10. I've never had a washing machine that didn't wash excellently. Some were more long lasting than others, but all washed fine. That said, after our last front loader developed mold issues almost overnight (despite doing everything right in terms of cleaning cycles, leaving the door ajar, etc.) I decided to go with a top loader. We bought a Maytag HE with an agitator and manual controls almost a year ago, and I like it very much. It's a little noisier than the front loaders were, but it works well. There is a "fill tub" option but I've only used it once to see how it works. The sensor works fine, so I just let it do its thing. I looked at SQs before purchasing but I was majorly underwhelmed, especially considering the price.
  11. We definitely need to get better on figuring out which treatments work for which cancers (and ditto for other illnesses, too). But part of what I was getting at are things we already do know -- Subtype matters. Some are much more treatable than others. Grade matters. There is grading even within stage IV cancer, and a grade 1 or 2 metastatic cancer is much more likely to be fairly easy to control for a longer period of time than a grade 4 cancer. It's very much a big picture decision, not a small, simple picture.
  12. I'd lean toward taking her in. Cats are stoic. By the time you notice signs of not feeling well it's often been going on longer than you think, and they're often sicker than you think. With the weird eyes -- definitely take her in.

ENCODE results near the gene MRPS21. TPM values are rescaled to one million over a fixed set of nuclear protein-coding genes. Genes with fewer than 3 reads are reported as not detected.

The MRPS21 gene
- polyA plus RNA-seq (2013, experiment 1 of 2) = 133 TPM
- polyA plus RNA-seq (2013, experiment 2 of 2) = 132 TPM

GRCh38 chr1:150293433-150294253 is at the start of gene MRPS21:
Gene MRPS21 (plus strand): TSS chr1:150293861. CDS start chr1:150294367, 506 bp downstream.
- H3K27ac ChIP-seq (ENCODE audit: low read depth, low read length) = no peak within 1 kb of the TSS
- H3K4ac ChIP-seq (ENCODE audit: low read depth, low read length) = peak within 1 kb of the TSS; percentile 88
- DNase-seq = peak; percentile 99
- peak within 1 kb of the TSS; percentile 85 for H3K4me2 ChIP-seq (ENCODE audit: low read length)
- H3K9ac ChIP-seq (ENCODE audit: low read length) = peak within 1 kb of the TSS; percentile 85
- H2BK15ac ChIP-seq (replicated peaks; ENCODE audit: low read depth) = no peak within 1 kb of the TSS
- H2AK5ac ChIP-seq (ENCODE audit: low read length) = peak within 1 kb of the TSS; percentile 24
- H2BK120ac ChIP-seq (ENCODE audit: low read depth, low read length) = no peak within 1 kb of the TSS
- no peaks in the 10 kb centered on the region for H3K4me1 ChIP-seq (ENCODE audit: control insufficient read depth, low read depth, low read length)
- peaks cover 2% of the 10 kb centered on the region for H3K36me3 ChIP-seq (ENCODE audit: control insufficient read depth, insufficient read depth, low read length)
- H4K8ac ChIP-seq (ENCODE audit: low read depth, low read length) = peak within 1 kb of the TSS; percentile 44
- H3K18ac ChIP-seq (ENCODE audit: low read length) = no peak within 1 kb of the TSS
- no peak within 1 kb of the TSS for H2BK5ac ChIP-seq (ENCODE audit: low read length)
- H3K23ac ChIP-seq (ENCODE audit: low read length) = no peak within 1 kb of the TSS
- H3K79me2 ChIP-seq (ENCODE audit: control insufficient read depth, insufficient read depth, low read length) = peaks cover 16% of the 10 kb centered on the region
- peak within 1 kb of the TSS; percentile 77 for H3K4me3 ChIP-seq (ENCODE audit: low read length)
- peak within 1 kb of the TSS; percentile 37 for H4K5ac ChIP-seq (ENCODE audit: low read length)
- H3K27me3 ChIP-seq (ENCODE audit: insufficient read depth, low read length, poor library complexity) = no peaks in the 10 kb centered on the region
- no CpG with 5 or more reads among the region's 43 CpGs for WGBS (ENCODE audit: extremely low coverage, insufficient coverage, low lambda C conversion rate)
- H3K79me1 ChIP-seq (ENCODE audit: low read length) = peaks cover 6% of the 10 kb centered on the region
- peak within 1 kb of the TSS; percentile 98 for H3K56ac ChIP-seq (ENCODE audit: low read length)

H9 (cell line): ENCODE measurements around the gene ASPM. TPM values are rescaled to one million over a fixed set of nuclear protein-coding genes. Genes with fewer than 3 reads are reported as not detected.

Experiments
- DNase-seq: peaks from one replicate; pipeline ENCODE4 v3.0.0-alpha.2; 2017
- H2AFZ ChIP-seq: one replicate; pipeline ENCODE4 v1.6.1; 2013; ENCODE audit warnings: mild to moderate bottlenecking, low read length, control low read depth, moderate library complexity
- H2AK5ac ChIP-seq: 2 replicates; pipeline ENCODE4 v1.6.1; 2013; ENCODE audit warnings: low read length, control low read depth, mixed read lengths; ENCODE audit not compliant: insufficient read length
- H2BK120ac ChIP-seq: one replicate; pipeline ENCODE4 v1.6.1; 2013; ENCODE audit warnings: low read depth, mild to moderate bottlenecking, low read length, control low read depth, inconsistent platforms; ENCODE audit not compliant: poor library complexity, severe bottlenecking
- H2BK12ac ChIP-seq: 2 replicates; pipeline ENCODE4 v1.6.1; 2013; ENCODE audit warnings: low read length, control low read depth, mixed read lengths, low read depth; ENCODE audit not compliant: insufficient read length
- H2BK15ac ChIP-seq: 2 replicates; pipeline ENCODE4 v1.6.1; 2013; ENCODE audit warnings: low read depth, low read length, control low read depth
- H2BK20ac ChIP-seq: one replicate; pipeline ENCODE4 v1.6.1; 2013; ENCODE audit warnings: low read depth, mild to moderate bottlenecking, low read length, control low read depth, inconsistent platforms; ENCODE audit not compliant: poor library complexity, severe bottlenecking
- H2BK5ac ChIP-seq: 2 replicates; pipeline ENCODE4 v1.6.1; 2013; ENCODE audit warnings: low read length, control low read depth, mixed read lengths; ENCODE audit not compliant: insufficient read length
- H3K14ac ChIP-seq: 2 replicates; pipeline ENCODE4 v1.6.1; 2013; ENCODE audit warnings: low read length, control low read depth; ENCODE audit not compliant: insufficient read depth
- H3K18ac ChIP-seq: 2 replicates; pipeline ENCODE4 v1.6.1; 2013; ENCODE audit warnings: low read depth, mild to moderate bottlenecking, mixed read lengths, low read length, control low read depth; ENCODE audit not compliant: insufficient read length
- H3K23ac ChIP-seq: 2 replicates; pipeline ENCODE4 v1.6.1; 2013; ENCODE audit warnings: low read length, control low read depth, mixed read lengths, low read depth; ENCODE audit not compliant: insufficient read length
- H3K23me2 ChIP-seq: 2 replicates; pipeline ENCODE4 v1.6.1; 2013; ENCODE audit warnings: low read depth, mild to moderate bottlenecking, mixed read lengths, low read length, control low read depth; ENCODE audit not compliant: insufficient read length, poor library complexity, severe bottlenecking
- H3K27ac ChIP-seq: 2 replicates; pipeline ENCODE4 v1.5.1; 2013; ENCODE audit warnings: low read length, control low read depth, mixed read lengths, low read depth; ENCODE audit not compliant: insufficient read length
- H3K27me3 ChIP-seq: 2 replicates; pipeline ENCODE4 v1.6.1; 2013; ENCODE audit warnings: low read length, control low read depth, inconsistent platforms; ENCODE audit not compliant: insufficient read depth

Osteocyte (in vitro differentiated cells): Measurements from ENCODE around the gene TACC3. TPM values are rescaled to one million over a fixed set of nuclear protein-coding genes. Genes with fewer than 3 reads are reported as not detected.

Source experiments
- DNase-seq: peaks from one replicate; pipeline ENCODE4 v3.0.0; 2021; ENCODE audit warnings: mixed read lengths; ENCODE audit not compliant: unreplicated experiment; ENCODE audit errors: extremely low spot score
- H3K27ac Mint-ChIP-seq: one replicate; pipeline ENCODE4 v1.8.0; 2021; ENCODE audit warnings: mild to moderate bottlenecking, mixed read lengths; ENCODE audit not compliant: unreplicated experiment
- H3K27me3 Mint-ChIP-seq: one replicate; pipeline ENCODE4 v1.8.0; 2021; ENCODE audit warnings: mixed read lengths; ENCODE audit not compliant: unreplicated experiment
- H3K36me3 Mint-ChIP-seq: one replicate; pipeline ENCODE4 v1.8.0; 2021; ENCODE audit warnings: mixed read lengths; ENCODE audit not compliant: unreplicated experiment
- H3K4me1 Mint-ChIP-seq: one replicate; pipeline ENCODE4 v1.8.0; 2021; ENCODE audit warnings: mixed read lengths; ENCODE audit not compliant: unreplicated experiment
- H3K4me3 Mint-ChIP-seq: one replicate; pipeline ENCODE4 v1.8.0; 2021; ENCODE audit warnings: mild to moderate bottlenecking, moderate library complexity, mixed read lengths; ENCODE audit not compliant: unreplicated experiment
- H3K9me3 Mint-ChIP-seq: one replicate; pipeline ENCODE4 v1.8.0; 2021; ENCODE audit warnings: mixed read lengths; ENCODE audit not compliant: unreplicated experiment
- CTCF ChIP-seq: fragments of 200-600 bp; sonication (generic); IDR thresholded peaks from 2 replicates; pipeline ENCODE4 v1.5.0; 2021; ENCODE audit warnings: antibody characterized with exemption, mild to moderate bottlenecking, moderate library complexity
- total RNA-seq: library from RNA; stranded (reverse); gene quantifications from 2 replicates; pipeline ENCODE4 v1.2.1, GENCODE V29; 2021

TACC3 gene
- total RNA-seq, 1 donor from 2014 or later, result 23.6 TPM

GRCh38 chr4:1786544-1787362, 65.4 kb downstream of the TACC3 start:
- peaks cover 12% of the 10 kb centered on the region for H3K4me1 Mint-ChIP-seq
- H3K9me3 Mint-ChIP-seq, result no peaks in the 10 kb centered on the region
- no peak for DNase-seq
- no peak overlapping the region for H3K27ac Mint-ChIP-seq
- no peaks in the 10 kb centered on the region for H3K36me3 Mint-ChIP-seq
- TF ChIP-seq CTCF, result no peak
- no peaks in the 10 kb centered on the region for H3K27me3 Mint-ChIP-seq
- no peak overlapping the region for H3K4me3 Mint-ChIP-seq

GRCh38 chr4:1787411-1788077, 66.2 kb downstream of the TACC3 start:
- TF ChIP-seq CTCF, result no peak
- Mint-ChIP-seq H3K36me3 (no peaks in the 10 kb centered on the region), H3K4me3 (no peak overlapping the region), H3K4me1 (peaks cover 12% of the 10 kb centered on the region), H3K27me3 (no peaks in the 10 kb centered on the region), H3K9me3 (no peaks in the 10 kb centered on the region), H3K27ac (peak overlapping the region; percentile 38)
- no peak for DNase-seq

13. It would be great if every cancer patient had an advocate who could and would do the research necessary and be ready to step in when necessary. I think I make a very good advocate, and honestly DH needs it. He's done zero research, wouldn't know the right questions to ask if I didn't prompt him before each appointment, etc. He's not in denial by any stretch of the imagination, but he likes his doctor and he's happy to do what he's told and live each day w/o worrying about the what ifs or whether every little pain might be ominous. And that's great for him. I can do the research and worry about all the other stuff, and I'm glad I can take on that role for him. What everyone should remember, though (IMO of course) is that not all cancers are alike, even the aggressive ones. There are different treatments for different cancers, some of which have pretty much zero impact on quality of life other than the time it takes to get the treatment. Also, to treat or not treat is not a one time decision. It's not as if a patient can't try treatment and see how it goes. You can stop at any time. At every single appointment DH has the doctor asks about quality of life.